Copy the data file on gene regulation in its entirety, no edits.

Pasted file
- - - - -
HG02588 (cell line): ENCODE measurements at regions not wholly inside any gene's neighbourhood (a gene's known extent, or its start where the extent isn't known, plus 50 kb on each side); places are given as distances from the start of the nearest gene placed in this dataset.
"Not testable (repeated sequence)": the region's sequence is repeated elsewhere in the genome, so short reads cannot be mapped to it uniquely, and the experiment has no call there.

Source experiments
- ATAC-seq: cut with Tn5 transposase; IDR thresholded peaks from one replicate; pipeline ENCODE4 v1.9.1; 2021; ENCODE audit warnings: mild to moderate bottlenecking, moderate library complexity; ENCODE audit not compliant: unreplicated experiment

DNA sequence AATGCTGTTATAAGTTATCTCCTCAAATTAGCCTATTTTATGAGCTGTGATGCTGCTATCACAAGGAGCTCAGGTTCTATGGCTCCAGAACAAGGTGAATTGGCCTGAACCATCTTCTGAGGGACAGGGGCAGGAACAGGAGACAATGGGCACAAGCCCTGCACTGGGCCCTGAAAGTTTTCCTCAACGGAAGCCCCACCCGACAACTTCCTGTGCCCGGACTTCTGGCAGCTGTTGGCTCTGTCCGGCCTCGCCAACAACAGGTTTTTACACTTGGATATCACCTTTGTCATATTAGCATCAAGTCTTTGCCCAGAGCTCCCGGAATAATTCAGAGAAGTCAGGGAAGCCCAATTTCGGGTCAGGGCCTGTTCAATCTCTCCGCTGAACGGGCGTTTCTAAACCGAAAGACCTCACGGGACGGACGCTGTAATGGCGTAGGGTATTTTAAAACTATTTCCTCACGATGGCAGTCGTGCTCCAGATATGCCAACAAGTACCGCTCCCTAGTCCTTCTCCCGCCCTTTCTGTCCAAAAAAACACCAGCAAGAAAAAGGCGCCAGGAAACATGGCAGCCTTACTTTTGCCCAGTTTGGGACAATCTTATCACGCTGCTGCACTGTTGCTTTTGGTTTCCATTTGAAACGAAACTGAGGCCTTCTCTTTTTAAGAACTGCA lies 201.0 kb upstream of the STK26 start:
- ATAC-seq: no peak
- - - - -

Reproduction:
HG02588 (cell line): ENCODE measurements at regions not wholly inside any gene's neighbourhood (a gene's known extent, or its start where the extent isn't known, plus 50 kb on each side); places are given as distances from the start of the nearest gene placed in this dataset.
"Not testable (repeated sequence)": the region's sequence is repeated elsewhere in the genome, so short reads cannot be mapped to it uniquely, and the experiment has no call there.

Source experiments
- ATAC-seq: cut with Tn5 transposase; IDR thresholded peaks from one replicate; pipeline ENCODE4 v1.9.1; 2021; ENCODE audit warnings: mild to moderate bottlenecking, moderate library complexity; ENCODE audit not compliant: unreplicated experiment

DNA sequence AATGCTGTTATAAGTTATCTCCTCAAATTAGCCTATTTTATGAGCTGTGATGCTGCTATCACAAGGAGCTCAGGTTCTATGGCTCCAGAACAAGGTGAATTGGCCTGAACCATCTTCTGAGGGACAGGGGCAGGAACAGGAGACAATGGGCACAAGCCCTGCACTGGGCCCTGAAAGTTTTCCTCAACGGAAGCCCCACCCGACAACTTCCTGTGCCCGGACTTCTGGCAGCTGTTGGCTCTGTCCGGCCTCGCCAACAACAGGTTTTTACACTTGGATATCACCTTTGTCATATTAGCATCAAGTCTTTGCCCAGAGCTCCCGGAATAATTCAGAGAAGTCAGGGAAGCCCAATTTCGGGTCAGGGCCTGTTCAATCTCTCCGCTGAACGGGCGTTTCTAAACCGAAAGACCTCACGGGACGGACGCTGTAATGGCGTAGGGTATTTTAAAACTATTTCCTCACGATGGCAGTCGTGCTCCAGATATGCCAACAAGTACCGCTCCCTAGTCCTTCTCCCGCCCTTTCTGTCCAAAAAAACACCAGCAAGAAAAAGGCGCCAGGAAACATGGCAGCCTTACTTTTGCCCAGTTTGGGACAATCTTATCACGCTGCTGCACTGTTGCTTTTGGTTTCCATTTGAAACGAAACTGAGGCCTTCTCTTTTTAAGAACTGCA lies 201.0 kb upstream of the STK26 start:
- ATAC-seq: no peak